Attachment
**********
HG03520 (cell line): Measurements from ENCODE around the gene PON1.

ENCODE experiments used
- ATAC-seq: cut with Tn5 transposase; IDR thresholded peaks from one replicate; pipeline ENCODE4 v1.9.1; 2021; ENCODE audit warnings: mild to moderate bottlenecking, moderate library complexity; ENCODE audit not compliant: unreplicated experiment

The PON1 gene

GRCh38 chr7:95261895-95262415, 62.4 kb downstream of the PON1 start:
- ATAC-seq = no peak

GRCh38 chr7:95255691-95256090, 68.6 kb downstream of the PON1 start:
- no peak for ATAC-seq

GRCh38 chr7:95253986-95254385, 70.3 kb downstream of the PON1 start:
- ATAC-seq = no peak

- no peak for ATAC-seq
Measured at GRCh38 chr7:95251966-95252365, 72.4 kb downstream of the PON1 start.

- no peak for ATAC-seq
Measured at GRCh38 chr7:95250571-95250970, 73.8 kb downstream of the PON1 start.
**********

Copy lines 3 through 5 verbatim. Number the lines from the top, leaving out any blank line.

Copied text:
- ATAC-seq: cut with Tn5 transposase; IDR thresholded peaks from one replicate; pipeline ENCODE4 v1.9.1; 2021; ENCODE audit warnings: mild to moderate bottlenecking, moderate library complexity; ENCODE audit not compliant: unreplicated experiment

The PON1 gene

GRCh38 chr7:95261895-95262415, 62.4 kb downstream of the PON1 start: